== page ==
Microsoft's Accidental Data Exposure on GitHub
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Microsoft's AI researchers inadvertently made public a massive amount of sensitive data, including private keys and passwords, when they uploaded open source training data to GitHub.
Cloud security startup, Wiz, disclosed to TechCrunch that they found a Microsoft AI research division's GitHub repository that unintentionally revealed cloud-based data. The repository, aimed at offering open source code and AI image recognition models, contained a link to an Azure Storage URL for downloading the models. Wiz revealed that the URL granted access to the entire storage account, unintentionally revealing private data.
The exposed data encompassed 38 terabytes, including two Microsoft employees' personal computer backups. This trove contained passwords for Microsoft services, secret keys, and over 30,000 internal Microsoft Teams conversations from several employees.
Further, Wiz highlighted that the URL, which has been revealing this data since 2020, was misconfigured to provide "full control" instead of "read-only" access. This means anyone with knowledge could alter or inject harmful content.
The error stemmed from the inclusion of a shared access signature (SAS) token in the URL by Microsoft AI developers, granting more access than intended. SAS tokens facilitate the sharing of Azure Storage account data links.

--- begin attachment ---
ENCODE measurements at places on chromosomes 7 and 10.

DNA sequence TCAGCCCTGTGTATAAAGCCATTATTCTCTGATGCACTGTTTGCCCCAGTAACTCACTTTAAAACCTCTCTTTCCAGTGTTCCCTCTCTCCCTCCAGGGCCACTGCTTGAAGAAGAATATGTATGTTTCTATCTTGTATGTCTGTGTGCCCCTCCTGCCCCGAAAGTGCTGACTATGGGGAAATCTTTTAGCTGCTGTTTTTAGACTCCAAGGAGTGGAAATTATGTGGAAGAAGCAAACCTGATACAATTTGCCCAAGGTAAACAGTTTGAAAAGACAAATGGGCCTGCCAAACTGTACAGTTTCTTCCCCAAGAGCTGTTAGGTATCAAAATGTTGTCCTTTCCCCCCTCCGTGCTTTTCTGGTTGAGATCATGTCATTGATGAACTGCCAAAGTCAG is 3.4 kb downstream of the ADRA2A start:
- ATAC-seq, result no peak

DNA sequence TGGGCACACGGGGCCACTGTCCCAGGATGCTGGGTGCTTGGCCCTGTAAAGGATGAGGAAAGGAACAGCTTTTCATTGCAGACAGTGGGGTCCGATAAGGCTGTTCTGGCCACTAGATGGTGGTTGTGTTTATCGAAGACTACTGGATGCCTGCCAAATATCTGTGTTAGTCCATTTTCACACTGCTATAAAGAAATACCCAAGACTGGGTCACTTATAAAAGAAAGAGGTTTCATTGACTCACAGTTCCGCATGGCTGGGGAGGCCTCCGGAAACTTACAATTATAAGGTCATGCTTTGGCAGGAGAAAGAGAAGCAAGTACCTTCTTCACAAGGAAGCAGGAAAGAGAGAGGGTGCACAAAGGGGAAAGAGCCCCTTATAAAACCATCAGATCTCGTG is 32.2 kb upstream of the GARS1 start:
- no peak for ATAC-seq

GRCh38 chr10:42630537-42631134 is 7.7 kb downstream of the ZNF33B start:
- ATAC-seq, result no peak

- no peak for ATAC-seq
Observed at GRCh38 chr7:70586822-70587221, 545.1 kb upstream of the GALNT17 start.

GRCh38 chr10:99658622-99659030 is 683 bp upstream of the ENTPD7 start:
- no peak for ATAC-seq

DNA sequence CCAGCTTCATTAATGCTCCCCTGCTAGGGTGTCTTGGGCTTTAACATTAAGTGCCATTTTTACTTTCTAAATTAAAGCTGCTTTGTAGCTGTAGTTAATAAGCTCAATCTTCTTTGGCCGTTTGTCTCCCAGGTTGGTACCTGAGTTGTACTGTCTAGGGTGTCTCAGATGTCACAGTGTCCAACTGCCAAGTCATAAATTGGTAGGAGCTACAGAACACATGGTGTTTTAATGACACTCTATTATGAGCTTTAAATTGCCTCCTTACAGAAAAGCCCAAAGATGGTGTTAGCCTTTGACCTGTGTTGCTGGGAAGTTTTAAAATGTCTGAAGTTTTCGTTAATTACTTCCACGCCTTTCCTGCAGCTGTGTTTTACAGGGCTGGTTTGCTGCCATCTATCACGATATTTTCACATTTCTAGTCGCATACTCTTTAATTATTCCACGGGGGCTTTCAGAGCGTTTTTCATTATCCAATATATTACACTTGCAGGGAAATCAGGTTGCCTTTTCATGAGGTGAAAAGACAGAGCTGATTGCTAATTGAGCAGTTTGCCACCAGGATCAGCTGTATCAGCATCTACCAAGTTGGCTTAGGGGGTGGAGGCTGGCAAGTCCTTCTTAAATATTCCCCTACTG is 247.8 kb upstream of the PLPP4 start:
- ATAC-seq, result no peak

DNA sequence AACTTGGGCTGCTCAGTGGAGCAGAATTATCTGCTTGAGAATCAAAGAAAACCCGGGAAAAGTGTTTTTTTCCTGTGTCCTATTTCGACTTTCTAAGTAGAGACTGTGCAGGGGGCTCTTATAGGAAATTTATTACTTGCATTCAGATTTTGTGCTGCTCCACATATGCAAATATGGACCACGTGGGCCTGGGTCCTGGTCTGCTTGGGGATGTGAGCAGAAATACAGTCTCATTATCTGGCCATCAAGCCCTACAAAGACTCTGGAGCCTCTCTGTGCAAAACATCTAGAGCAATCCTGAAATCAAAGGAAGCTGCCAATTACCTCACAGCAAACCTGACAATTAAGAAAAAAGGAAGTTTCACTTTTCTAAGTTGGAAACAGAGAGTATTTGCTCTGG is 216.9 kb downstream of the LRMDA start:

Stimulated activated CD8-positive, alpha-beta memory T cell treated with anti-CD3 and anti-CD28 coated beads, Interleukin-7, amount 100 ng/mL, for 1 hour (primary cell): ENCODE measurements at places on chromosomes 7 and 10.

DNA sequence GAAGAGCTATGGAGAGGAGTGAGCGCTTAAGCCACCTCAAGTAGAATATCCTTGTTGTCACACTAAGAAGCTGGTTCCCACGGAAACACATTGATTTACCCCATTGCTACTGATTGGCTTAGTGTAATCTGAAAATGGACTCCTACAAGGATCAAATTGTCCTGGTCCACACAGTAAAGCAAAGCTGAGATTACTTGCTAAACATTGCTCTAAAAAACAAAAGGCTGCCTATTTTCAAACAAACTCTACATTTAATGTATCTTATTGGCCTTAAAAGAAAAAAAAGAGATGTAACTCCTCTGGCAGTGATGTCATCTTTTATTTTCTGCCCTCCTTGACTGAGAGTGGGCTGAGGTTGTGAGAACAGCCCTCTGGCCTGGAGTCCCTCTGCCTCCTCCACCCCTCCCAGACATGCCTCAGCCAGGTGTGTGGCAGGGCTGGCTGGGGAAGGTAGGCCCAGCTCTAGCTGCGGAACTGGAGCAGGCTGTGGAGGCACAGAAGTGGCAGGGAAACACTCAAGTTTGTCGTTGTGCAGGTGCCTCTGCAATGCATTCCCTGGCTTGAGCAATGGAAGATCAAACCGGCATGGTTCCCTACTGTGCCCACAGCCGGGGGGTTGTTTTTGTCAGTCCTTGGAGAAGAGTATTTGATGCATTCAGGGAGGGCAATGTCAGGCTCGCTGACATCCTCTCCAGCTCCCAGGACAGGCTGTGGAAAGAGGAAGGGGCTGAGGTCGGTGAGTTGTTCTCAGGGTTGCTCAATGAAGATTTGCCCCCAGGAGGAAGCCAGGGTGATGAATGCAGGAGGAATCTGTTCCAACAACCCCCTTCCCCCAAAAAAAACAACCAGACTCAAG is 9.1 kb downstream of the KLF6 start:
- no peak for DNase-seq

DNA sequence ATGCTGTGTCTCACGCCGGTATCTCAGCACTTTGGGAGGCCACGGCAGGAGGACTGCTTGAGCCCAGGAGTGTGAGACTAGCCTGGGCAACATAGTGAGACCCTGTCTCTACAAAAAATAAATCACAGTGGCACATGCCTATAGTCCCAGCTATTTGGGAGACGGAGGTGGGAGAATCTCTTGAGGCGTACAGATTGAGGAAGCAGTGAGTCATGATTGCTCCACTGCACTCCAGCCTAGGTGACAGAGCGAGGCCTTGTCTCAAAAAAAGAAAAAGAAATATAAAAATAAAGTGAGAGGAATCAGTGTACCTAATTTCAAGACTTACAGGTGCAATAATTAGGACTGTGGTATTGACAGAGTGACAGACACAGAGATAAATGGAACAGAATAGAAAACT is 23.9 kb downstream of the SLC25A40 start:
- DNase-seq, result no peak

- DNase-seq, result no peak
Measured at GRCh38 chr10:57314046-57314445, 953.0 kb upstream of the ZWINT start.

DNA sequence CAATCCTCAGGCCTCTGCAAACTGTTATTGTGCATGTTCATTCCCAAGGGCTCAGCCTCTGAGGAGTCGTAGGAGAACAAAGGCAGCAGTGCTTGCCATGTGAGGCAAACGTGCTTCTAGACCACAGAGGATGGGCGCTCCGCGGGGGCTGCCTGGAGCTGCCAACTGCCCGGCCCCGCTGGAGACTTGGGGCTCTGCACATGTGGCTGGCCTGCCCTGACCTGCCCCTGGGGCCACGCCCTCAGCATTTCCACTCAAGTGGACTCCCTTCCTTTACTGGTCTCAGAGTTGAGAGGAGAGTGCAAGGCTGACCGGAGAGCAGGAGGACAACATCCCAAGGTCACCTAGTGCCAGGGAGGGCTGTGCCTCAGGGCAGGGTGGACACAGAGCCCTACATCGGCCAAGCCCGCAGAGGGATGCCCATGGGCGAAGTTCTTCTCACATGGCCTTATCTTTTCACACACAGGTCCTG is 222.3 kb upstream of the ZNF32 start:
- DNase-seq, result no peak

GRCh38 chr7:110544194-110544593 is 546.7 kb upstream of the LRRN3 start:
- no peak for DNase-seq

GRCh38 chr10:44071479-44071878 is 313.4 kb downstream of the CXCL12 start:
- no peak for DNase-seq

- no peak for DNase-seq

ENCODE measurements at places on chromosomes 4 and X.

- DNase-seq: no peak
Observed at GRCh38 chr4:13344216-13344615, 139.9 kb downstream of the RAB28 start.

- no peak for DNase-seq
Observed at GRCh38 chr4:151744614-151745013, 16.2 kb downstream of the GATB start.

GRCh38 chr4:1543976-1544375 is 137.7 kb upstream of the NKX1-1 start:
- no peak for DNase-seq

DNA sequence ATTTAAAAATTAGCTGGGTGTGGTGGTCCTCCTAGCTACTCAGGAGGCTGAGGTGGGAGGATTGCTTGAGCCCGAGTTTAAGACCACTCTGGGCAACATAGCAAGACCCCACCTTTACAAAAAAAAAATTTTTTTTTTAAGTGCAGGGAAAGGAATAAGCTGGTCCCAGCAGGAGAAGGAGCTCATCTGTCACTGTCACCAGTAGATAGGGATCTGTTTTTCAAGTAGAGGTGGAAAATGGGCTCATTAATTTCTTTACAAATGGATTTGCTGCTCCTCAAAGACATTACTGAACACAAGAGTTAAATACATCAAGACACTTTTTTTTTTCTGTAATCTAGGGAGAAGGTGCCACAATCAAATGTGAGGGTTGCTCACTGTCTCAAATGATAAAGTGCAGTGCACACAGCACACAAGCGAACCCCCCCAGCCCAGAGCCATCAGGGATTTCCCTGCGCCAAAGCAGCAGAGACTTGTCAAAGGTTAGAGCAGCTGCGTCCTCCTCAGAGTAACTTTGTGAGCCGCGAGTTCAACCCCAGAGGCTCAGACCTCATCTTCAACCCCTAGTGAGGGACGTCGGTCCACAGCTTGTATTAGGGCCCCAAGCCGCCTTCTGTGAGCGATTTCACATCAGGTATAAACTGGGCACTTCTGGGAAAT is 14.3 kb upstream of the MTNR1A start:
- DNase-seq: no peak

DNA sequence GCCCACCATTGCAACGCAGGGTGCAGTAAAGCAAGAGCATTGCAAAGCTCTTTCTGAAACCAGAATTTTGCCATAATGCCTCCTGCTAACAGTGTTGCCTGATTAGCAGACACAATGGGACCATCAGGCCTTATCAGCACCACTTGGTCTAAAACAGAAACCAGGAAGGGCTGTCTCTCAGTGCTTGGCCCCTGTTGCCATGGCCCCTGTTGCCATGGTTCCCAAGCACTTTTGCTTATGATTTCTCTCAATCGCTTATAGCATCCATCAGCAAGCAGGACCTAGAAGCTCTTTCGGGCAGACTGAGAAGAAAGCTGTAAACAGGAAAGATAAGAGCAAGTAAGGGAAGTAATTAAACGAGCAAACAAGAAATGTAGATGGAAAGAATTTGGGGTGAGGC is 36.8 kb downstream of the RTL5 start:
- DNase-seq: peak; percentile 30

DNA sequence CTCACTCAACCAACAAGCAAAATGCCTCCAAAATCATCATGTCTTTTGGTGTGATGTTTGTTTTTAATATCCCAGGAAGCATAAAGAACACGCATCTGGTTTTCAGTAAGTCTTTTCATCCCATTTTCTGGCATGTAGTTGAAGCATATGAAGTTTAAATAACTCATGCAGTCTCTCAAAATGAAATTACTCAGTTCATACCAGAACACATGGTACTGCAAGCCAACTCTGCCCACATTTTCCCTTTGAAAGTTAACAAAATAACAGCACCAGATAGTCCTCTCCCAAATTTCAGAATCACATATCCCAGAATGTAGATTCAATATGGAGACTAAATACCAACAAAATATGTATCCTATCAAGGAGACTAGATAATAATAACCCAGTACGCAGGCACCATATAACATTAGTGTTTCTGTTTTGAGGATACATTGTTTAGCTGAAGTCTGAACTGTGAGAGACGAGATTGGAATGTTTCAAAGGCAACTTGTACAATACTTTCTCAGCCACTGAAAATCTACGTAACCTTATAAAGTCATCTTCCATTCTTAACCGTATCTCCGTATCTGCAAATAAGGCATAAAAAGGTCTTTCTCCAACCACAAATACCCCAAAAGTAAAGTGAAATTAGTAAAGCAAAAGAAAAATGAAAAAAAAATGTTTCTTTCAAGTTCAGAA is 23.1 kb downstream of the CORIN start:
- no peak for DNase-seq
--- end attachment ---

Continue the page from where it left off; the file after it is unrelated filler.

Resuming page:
Wiz's co-founder and CTO, Ami Luttwak, pointed out to TechCrunch the challenges of maintaining security with rapidly advancing AI technologies. He emphasized the importance of extra security measures, especially when vast amounts of data are at play.
After being informed by Wiz on June 22, Microsoft deactivated the SAS token by June 24 and finished assessing the organizational implications by August 16. In a subsequent statement, Microsoft confirmed that no customer data was jeopardized and other internal services remained safe.
As a proactive measure, following Wiz's research, Microsoft has enhanced GitHub's secret scanning service. This system will now scrutinize public open source code alterations for any overly accessible SAS tokens or credentials.
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